Not to spend all of my blogging time on making the fiber animals all naked, but it is spring, and the shearing needs a-doing. Or, well…it does if you’re a rookie rabbit owner who underplucked the poor buns during the winter for fear of them freezing and then found, come spring, that their legs were almost felted in place.
Word to the wise: if you raise Angora rabbits as fluffy as mine, you are NOT doing them or yourself any favors by leaving too much of their undercoat in place over the winter.
My rabbits are a French-German mix, so I don’t technically need to shear them IF I keep up on the plucking. Their undercoats were so bad, however, that trying to trim the mats with scissors was almost impossible. It’s much easier to cut them with clippers, I discovered, so if you’ve got mats to deal with, borrow a pair of dog-grooming clippers. My mom has the Wahl Pet Clipper kit, and it did the job. I won’t say they’re the best tool you can buy for angora, so I would do some research and ask breeders of purebred German angoras about their clipper preferences before investing myself.
If anyone else finds themselves in a similar situation, for what it’s worth, here are the things I picked up in shearing mine and my mom’s rabbits last weekend.
Keep the skin tight.
Wrinkled skin can get caught between blades, which means cut bunnies. Which we all want to avoid.
- If you don’t have a pro rabbit stretching rack or really chill bunnies, get a calm person whom the bunnies know to hold the bunny while you clip.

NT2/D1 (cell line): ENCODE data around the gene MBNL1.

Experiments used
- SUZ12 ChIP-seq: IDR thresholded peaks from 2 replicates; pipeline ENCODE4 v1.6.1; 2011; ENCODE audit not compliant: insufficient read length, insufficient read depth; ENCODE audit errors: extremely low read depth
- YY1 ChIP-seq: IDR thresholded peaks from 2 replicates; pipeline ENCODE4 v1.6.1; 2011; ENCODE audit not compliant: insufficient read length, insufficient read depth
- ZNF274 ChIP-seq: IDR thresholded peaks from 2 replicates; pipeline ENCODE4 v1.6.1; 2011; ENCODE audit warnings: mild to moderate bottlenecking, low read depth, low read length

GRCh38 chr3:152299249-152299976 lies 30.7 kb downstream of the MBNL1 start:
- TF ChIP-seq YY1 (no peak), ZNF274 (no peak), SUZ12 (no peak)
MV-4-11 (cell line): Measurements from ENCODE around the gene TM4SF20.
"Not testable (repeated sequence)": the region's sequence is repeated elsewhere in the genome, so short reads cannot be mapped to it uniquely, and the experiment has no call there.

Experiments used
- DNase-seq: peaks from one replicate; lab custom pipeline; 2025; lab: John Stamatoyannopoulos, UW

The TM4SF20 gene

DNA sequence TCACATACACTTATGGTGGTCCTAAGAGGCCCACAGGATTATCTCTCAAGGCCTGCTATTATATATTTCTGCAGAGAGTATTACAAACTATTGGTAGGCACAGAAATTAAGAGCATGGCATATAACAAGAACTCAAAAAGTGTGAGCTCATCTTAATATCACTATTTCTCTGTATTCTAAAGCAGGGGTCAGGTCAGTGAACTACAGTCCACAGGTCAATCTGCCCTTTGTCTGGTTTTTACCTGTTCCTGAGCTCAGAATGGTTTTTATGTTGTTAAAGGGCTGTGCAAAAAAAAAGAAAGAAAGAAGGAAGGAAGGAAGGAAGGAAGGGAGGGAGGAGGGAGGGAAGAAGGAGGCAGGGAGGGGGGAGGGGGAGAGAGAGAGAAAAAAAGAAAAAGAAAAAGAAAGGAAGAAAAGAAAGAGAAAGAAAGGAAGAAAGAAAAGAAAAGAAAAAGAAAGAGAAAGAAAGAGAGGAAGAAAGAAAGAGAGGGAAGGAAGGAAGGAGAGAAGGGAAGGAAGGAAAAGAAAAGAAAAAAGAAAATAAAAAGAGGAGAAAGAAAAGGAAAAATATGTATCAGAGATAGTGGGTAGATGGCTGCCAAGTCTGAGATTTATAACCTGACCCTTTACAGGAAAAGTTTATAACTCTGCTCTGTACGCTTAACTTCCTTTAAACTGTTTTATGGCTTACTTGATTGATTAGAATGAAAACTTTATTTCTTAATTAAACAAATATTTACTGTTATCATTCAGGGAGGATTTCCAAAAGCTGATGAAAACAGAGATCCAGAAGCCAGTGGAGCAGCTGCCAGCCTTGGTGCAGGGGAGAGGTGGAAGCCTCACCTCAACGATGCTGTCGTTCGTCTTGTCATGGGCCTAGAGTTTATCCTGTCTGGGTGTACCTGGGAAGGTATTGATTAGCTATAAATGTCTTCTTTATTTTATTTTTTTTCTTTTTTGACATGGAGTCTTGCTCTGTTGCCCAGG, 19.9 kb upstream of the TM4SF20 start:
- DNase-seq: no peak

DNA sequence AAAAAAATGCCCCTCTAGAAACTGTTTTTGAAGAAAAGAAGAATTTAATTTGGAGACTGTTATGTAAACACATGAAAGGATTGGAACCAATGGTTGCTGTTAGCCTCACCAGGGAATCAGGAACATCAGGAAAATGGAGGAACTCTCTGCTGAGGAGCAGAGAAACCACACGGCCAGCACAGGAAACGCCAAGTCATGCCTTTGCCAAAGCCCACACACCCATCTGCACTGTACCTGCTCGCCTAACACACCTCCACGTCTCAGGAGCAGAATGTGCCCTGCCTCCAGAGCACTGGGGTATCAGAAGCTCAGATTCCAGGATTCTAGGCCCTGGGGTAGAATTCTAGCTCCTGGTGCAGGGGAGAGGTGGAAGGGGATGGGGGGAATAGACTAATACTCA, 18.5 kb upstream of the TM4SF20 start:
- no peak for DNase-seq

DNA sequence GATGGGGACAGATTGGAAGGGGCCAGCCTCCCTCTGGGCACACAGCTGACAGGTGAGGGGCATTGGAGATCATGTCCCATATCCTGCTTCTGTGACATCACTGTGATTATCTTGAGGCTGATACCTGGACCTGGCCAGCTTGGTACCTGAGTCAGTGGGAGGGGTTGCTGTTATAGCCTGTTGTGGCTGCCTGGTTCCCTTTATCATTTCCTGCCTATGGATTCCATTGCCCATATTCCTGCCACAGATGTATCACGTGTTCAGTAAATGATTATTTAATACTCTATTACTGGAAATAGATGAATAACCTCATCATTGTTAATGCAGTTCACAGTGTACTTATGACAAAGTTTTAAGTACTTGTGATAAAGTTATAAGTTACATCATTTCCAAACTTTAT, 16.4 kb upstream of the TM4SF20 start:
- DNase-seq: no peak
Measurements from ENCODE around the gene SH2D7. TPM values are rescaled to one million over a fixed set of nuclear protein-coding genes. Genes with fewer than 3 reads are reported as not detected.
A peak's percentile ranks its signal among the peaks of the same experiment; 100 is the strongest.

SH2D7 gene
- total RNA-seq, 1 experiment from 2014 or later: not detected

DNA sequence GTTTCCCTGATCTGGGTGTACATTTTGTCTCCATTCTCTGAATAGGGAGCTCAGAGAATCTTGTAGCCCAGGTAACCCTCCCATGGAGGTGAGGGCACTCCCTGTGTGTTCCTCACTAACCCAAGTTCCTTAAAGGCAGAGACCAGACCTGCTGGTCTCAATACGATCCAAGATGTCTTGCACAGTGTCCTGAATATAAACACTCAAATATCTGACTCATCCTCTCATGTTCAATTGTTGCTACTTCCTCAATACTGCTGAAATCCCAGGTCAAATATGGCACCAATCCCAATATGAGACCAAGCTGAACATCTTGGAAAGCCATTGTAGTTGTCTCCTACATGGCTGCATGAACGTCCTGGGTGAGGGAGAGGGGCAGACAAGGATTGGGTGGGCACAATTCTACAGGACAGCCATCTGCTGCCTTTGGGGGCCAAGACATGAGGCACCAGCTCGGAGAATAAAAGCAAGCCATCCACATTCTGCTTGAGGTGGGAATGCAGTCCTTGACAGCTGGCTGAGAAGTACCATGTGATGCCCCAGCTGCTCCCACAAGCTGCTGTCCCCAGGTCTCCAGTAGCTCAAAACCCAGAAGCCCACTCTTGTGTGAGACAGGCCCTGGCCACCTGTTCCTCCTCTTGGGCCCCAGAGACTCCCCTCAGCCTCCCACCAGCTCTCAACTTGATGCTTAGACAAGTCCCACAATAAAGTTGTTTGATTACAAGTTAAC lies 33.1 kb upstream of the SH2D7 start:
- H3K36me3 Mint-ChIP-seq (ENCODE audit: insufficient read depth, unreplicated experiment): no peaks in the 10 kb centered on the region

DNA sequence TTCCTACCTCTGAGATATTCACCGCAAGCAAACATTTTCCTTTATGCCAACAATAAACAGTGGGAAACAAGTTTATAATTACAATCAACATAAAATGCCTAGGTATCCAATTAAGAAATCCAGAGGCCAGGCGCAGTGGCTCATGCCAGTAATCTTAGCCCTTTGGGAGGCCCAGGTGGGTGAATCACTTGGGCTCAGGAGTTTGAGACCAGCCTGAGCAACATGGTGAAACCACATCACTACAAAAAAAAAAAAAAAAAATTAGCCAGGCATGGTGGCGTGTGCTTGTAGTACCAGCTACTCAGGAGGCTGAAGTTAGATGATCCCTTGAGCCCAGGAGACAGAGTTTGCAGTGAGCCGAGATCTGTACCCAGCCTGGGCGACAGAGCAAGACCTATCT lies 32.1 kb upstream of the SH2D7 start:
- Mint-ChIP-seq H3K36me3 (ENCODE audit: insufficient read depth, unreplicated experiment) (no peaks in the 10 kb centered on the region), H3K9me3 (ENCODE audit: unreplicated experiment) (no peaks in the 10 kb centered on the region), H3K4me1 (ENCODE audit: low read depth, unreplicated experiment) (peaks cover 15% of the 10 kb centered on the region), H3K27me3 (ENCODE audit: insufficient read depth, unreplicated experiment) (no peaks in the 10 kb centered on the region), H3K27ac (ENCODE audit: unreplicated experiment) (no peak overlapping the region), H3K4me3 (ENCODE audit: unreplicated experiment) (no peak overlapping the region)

- DON’T PULL THE WOOL. This causes skin tents. Pull the skin.
- Try to gently pinch the skin between your fingers, just enough to feel where it is, so you know what you’re doing before you cut.
Know your bunny anatomy.
And gender. Trouble areas to be especially careful of include:
- Nipples, especially on nursing does.
- Penis and scrotum. (More the scrotum, those things flop all over the place.)
- Legs. Put pressure on the joint close to the body to help straighten those out.
Maintain your equipment.
Part of this comes down to grooming the rabbit first to get rid of any dirt or hay in the coat, which is important if you have free-range rabbits. But also:
- Oil the clippers before you start. Clean and oil them as needed while you work.
- Make sure you’re working with a sharp blade. (If you can’t easily cut through un-matted fiber, your blade is too dull.)
- Have good, sharp, short-bladed scissors on hand for areas where you find yourself needing more control.
The last trick I found useful is one for dealing with really thick mats. The clippers and scissors both struggled with those. I worked in very slowly by shaving a bit, then gently tugging the pelt a bit to loosen it, which gave me a less dense area to tackle next. It’s slow going, either way, but lesson learned: next year, I will be doing much more thorough plucking during the winter.